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Article

Resilient Buildings and Distributed Energy: A Grassroots Community Response to the Climate Emergency

Institute for Sustainable Futures, University of Technology Sydney, Ultimo, NSW 2007, Australia
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Author to whom correspondence should be addressed.
Academic Editors: Deo Prasad and Lan Ding
Sustainability 2022, 14(6), 3186; https://doi.org/10.3390/su14063186
Received: 13 November 2021 / Revised: 18 February 2022 / Accepted: 22 February 2022 / Published: 8 March 2022
The severity and incidence of extreme weather events are increasing with climate change. In particular, wildfires are becoming more frequent, more intense, and longer lasting than before. Fuelled by long periods of dryness and high temperatures, the Australian wildfires of 2019/2020 were record breaking in terms of destruction and chaos. Rural communities were severely affected by power cuts disabling access to essential services. Following the wildfires, a concept for energy resilient public buildings (“Emergency Distributed Energy System”) emerged as a grassroots community idea from the wildfire-affected area of Gippsland, southeast Australia. A combination of desktop and empirical research explored international examples of energy resilience and climate mitigation, the local services and technologies that are needed in Gippsland, and the legal and regulatory challenges and enablers in Australia. The findings were informed by case studies of responses to natural disasters that included California and Greece (wildfires), New Zealand (earthquake), and India (cyclone). The results determined that community resilience can be increased by offering a more reliable electricity supply that would support greater social, political, and economic structures. The deployment of resilient energy systems should be driven by political will, economic incentives and working with communities to support a concerted shift towards low-emissions and distributed energy technologies. View Full-Text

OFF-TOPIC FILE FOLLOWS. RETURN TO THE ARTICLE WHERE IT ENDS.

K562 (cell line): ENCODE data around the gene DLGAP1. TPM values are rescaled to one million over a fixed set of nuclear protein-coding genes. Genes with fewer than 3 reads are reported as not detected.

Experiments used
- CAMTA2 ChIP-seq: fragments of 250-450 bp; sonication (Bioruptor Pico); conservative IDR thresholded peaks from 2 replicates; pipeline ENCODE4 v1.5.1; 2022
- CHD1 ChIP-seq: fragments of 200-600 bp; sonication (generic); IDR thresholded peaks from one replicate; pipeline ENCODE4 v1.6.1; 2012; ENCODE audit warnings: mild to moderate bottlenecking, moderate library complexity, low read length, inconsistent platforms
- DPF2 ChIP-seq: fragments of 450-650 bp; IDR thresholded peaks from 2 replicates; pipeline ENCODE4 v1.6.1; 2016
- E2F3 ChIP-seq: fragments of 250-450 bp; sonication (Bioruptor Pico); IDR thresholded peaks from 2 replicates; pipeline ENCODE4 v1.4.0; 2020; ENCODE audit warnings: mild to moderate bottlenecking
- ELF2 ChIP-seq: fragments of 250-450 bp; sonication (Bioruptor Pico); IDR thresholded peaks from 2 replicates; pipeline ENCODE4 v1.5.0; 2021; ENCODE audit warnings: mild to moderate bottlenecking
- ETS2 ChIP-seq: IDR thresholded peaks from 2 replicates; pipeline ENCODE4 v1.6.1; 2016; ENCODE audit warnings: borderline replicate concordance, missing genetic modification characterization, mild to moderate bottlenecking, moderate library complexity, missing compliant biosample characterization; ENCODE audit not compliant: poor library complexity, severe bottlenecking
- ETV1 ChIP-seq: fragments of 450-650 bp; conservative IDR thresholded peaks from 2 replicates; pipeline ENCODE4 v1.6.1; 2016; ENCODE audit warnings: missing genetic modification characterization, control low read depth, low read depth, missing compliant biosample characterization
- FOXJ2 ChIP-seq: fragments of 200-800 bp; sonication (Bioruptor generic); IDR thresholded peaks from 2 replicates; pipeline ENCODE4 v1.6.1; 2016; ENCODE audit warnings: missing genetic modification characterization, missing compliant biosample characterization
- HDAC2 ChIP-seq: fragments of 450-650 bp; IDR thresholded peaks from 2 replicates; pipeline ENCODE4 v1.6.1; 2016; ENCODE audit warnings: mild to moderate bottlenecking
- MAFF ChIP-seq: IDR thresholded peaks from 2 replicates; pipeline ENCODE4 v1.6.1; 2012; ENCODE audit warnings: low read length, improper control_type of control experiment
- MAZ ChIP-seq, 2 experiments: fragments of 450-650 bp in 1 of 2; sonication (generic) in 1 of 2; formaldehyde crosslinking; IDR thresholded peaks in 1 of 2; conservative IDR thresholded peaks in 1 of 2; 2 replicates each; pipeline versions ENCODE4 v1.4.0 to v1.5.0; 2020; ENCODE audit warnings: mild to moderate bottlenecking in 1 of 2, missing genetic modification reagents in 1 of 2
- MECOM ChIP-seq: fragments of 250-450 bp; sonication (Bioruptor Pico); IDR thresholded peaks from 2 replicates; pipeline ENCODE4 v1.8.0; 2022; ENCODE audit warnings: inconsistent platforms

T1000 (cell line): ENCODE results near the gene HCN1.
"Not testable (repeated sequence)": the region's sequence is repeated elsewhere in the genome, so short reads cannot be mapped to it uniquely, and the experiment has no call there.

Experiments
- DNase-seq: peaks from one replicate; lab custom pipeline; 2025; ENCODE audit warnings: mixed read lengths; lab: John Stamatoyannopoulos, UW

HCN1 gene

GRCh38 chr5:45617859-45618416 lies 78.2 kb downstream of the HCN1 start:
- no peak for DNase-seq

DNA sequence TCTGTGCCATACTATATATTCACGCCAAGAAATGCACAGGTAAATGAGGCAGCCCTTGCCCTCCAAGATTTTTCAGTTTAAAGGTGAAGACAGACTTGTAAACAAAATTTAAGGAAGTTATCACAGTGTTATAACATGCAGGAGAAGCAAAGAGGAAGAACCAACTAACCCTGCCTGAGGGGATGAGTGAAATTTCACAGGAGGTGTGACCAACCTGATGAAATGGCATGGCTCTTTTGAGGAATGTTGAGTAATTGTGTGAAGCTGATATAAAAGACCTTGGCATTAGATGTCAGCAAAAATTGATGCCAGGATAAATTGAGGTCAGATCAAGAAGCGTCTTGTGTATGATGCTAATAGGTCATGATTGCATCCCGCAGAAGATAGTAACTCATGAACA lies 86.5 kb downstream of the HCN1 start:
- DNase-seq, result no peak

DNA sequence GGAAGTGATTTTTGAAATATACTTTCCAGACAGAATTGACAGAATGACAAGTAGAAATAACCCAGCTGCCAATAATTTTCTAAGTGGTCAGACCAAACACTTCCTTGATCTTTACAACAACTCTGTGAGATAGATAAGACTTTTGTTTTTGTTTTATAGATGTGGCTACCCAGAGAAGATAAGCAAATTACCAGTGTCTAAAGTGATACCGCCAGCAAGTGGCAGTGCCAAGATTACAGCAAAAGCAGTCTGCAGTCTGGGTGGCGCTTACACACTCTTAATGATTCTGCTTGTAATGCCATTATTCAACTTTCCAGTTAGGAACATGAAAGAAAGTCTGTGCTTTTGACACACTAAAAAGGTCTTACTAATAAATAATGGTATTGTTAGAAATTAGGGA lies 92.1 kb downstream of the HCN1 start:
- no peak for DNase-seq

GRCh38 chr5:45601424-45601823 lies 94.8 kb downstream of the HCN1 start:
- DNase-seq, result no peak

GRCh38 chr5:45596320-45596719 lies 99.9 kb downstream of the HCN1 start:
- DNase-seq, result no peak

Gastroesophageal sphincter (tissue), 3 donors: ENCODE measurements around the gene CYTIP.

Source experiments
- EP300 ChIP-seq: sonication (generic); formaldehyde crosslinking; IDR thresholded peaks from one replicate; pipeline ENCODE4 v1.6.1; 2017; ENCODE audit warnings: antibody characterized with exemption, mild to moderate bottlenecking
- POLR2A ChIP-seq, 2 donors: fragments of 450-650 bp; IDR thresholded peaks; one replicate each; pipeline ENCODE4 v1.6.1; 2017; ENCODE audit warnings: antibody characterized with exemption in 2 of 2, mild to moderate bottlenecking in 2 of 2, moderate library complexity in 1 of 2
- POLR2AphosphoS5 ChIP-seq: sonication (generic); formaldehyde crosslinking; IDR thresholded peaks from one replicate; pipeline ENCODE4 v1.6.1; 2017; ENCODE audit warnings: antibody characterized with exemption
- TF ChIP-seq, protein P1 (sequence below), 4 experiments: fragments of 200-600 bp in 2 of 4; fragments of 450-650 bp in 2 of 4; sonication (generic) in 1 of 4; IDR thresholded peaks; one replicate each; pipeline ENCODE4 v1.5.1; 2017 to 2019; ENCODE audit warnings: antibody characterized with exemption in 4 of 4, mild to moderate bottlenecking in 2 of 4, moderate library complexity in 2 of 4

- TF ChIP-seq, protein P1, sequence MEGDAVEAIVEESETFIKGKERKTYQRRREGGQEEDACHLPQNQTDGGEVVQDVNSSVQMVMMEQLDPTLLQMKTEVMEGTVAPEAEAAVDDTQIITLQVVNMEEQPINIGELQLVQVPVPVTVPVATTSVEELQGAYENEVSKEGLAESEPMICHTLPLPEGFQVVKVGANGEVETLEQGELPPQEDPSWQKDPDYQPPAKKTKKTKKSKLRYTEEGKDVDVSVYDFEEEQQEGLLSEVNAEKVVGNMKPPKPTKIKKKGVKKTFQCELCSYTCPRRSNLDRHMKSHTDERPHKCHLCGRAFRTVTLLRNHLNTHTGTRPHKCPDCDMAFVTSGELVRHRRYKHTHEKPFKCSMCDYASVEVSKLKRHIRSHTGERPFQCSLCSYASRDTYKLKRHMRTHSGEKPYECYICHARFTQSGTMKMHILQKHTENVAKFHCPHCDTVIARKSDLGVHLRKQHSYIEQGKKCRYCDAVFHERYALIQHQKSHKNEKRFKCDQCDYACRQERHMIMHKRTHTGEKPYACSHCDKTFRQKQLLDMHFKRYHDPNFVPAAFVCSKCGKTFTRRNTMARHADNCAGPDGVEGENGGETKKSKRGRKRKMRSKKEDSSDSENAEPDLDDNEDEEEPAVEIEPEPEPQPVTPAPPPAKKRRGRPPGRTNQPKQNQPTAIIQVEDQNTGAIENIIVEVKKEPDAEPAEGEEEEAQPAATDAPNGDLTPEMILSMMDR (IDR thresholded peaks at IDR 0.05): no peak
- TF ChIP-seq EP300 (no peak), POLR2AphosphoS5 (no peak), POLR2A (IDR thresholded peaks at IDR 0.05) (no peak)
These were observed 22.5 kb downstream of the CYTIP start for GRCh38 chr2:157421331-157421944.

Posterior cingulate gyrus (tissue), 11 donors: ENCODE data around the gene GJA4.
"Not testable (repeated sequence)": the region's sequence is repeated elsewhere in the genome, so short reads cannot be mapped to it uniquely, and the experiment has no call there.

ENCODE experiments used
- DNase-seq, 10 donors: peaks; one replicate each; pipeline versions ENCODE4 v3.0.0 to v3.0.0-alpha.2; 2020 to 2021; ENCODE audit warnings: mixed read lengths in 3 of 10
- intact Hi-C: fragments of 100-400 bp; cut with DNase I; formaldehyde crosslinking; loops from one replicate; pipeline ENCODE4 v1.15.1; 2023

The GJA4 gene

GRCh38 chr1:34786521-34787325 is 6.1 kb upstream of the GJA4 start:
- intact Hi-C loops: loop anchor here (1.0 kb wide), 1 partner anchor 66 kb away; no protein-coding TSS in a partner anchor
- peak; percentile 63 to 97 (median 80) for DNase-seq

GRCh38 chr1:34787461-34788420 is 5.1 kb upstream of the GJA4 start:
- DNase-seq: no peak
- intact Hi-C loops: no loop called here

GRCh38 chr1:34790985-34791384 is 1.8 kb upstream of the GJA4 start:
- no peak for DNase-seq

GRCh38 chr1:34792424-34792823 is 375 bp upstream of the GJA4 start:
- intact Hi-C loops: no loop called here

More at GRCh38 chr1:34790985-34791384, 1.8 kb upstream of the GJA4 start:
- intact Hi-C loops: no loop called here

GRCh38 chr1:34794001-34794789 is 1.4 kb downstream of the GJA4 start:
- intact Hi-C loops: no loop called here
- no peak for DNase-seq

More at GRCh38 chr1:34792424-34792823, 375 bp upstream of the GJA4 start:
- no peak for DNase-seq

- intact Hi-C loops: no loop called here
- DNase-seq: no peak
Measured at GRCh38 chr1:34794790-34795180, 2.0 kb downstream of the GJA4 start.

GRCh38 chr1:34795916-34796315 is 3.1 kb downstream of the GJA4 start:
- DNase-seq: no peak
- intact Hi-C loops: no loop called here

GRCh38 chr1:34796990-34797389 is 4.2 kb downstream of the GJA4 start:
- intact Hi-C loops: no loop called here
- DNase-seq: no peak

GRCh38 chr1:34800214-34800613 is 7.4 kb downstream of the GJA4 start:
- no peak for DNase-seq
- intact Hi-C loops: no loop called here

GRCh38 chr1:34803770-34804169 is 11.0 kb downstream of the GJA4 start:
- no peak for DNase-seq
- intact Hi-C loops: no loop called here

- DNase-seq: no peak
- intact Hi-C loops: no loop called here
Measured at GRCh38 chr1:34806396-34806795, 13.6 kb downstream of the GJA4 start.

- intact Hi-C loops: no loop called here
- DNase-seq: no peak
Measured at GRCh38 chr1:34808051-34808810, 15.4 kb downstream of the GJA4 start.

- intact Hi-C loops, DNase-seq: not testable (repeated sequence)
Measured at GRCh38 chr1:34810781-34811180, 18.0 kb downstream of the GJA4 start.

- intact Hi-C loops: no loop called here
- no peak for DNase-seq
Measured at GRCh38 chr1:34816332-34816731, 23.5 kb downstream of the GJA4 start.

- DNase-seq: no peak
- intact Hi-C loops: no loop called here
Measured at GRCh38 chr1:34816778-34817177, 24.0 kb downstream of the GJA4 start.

Keywords: climate change; renewable energy; communities; grassroots movement; energy resilience; distributed energy systems; multi-governance; energy transition; grid infrastructure; buildings climate change; renewable energy; communities; grassroots movement; energy resilience; distributed energy systems; multi-governance; energy transition; grid infrastructure; buildings
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MDPI and ACS Style

Niklas, S.; Alexander, D.; Dwyer, S. Resilient Buildings and Distributed Energy: A Grassroots Community Response to the Climate Emergency. Sustainability 2022, 14, 3186. https://doi.org/10.3390/su14063186

AMA Style

Niklas S, Alexander D, Dwyer S. Resilient Buildings and Distributed Energy: A Grassroots Community Response to the Climate Emergency. Sustainability. 2022; 14(6):3186. https://doi.org/10.3390/su14063186

Chicago/Turabian Style

Niklas, Sarah, Dani Alexander, and Scott Dwyer. 2022. "Resilient Buildings and Distributed Energy: A Grassroots Community Response to the Climate Emergency" Sustainability 14, no. 6: 3186. https://doi.org/10.3390/su14063186

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